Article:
WD6X: Exchanging Documents Between MacWord 6.0 and WinWord 6.0

ID: q118830

The information in this article applies to:


This article describes exchanging documents between Microsoft Word 6.0 for the Macintosh and Microsoft Word 6.0 for Windows. Because both Word 6.0 for Windows and Word 6.0 for the Macintosh share the same file format, no conversion is necessary in order to exchange documents across platforms.


To Use a Word 6.0 for Windows Document in Word 6.0 for the Macintosh

Save the document as you normally would, transfer the document to the Macintosh platform, using Apple File Exchange, DOS Mounter or MAC-PC Exchange, and open it in Word 6.0 for the Macintosh.

To Use a Word 6.0 for the Macintosh Document in Word 6.0 for Windows

Save the document as you normally would, transfer the document to the Windows platform, and open it in Word 6.0 for Windows.

NOTE: A converter named "Word 6.0 for Windows&Macintosh" is installed with Word 6.0 for the Macintosh. However, this converter has no relevance to exchanging documents between the 6.0 versions of Word. It is only provided to enable Word 5.x for the Macintosh users to open Word 6.0 documents.

For additional information, please see the following article in the Microsoft Knowledge Base:

   ARTICLE-ID: Q105319
   TITLE     : WD: How to Obtain a Word 6.x/7.0 Converter for MacWord
               5.x Users

Also, an erroneous "Word for the Macintosh 6.0" file type option may appear in the Word 6.0 for Windows Save As dialog box. This option should not be used. As stated earlier, you need only save your Word document using the default "Word Document" option.

For more information on this erroneous save option, please see the following article in the Microsoft Knowledge Base:

   ARTICLE-ID: Q108008
   TITLE     : WD6X: Invalid "Word for Macintosh 6.0" File Type in WinWord

Core Code Features

Word 6.0 for Windows and Word 6.0 for the Macintosh are "core code" programs. A core code programs shares a very high percentage of programming code in cross-platform versions, resulting in a nearly identical version of the product on each platform.

A key benefit of core code is the ability to easily share information and files across platforms without the need for file conversions. This is explained below in more detail.

Common Feature Set:

One benefit of having Word share a nearly identical code base is that cross-platform versions of Word also share a virtually identical feature set.

This has a large impact on file transfer, because having an identical feature set is a requirement to share files cleanly across platforms. With earlier versions of Word, this was one of the largest problems, because each version of Word had slightly different feature sets or different implementations of similar features.

Common File Format:

Because Word 6.0 shares the same feature set across platforms, it is possible to store data using a consistent file format. Earlier versions of Word converted cross-platform documents through an intermediate format that resulted in slower file exchange and the occasional loss of formatting.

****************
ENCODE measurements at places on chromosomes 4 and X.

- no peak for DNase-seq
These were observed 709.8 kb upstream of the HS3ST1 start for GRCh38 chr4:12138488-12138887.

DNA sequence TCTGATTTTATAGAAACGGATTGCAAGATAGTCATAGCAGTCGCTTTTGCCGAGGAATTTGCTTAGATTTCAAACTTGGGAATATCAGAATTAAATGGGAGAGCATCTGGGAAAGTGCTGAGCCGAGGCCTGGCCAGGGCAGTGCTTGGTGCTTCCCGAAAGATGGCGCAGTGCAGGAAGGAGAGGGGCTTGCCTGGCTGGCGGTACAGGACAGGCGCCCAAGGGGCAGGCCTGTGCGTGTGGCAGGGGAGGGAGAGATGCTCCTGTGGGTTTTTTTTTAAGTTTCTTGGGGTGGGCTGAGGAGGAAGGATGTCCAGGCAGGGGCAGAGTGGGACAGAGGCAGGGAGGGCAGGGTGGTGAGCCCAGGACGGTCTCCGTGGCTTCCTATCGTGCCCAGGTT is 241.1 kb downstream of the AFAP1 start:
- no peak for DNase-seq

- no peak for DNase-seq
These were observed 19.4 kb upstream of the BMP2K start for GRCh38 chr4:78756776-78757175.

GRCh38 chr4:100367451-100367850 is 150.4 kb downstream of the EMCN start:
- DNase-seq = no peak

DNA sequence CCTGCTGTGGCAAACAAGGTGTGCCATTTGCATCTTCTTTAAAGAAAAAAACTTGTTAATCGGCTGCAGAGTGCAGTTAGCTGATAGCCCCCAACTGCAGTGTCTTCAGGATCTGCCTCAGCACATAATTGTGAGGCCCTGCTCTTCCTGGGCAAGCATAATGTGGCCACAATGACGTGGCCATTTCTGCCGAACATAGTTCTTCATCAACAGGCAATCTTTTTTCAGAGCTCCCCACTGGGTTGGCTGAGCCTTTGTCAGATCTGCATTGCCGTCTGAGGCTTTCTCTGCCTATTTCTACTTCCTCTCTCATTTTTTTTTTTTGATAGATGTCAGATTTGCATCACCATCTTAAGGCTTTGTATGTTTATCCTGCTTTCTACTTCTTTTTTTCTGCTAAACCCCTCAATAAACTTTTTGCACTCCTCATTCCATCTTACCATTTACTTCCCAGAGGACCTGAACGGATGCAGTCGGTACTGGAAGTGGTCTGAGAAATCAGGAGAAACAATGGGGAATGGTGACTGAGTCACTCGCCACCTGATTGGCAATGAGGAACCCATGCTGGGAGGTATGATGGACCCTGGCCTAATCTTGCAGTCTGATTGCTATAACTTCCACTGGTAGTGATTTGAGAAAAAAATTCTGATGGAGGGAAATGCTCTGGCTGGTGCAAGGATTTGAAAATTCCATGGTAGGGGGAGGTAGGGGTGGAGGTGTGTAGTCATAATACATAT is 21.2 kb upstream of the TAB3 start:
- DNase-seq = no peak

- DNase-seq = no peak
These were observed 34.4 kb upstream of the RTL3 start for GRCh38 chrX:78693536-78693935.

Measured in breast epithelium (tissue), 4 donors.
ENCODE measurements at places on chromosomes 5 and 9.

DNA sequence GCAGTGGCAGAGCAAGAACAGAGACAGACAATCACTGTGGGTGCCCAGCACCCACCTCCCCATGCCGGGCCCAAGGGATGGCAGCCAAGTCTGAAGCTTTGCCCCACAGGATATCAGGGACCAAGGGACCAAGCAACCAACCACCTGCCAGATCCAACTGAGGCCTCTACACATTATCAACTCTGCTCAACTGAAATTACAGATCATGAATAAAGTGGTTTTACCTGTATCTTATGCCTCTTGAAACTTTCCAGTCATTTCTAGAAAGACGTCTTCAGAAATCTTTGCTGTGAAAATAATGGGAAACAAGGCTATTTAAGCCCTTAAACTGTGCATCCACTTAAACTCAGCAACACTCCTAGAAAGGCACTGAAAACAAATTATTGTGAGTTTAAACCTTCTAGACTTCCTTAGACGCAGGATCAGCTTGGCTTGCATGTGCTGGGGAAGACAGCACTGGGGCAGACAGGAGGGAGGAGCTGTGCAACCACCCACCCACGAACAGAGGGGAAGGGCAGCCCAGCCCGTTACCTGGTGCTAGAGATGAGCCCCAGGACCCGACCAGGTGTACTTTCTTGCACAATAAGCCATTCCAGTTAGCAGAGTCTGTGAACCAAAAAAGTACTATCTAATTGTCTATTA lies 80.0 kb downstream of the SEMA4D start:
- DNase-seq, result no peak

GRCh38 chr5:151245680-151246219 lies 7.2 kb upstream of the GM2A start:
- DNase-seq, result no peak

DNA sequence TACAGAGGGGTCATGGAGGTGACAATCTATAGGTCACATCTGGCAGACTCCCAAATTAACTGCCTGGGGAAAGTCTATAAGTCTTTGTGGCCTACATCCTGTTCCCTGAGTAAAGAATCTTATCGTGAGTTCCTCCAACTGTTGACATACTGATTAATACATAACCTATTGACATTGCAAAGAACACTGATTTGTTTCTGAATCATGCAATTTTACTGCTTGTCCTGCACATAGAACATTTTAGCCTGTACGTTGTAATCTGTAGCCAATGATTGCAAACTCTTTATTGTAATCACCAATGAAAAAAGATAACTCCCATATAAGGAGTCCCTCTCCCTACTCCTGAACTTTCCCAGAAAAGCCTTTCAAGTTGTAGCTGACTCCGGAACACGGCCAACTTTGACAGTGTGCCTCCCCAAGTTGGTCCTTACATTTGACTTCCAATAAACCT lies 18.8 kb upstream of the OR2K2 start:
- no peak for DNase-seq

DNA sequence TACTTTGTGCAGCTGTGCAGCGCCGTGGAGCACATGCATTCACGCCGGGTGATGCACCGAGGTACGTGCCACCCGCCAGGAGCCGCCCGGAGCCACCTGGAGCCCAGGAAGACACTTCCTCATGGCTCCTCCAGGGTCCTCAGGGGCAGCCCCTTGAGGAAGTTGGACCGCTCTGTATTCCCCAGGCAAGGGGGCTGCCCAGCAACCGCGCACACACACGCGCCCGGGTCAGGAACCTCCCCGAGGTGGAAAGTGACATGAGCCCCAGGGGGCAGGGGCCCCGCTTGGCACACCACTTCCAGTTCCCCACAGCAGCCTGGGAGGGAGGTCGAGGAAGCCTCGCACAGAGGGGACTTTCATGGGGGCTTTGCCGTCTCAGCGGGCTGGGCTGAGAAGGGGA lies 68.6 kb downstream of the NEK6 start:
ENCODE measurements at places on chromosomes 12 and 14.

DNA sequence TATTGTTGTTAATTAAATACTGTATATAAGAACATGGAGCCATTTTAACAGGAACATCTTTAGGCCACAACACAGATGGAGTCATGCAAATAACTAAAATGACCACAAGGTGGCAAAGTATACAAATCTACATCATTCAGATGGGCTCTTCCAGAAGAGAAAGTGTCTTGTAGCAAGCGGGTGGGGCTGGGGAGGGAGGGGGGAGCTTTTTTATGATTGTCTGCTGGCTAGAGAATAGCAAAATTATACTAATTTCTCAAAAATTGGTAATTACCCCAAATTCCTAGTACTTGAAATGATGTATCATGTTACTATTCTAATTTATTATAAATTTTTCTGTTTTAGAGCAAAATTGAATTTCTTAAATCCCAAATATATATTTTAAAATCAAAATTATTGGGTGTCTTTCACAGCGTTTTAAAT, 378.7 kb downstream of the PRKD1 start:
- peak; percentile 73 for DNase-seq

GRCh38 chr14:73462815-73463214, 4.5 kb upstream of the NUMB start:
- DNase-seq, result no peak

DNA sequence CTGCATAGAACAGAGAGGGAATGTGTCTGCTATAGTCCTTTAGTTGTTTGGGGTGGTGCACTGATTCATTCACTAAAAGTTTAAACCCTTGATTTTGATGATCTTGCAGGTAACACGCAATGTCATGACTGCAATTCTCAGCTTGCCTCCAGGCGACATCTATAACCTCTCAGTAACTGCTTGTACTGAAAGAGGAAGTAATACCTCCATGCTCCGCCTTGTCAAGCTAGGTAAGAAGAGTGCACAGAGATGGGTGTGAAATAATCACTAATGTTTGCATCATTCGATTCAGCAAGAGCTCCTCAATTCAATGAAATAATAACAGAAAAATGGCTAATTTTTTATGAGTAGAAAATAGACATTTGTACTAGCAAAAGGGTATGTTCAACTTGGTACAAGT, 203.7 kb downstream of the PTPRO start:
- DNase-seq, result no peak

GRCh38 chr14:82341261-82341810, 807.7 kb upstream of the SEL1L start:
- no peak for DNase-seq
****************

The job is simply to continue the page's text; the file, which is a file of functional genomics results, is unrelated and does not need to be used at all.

Common Layout Engine:

Having the same feature set and storing information in the same format is vital to effective cross-platform conversion. However, each version of Word must use the exact same logic for laying out text and graphics on a page. Word 6.0 shares an identical layout engine, which greatly reduces pagination differences in documents transferred across platforms.

Using core code to achieve identical features, file formats, and layout engines, Microsoft Word 6.0 maximizes cross-platform compatibility.

Word 6.0 Recognizes Cross-platform Issues

There are still differences between Microsoft Windows and the Macintosh that result in minor differences in the appearance of documents shared across platforms. These occur as a result of differences inherent in the operating systems.

Word 6.0 includes special features to minimize or eliminate platform differences, ensuring unsurpassed cross-platform file compatibility. Below is a brief explanation of the obstacles to perfect cross-platform conversions and a description of how Word 6.0 addresses these issues.

Font Differences

Despite their similar appearance, the standard Macintosh TrueType fonts (Times, Helvetica, and Courier) are actually quite different from the standard fonts in Microsoft Windows (Times New Roman, Arial, and Courier New). These fonts come from the same font families, but the actual font metrics of the font sets are different. Even very short documents using these fonts on their respective platforms exhibit noticeable changes in pagination, and the effect on long documents is unmistakable. Therefore, it's very important that programs address this issue aggressively.

Bundled TrueType Fonts:

Word 6.0 for the Macintosh includes a subset of Microsoft's TrueType Master Set for the Macintosh including Arial, Courier New, Times New Roman, and Wingdings: the same TrueType fonts that ship with Microsoft Windows. This guarantees a consistent base set of fonts for every Word user, so that most documents do not face any font mapping difficulties.

User Definable Font Mapping:

However, in the event that there are fonts that are simply not available cross-platform, Word also provides a friendly interface to allow users to easily map missing document fonts into fonts available on their systems. The user can choose to perform a permanent font conversion or to just choose a new temporary mapping, leaving the original font information intact in the Word file. This is especially useful for files that are continually exchanged "round-trip" between platforms.

Graphic Primitives: GDI & QuickDraw

Every operating system relies upon its own set of graphic "primitives" to manage all screen and printer interaction. A primitive is an instruction for the operating system to draw an object in a certain way. Under Windows the standard collection of primitives is called Graphics Device Interface (GDI) while the Macintosh uses a standard called QuickDraw. Each graphic primitive also has a corresponding "native" graphic file format that is used for storage and display on its respective platform. For QuickDraw this format is known as PICT, while the GDI format is the Windows Metafile (WMF).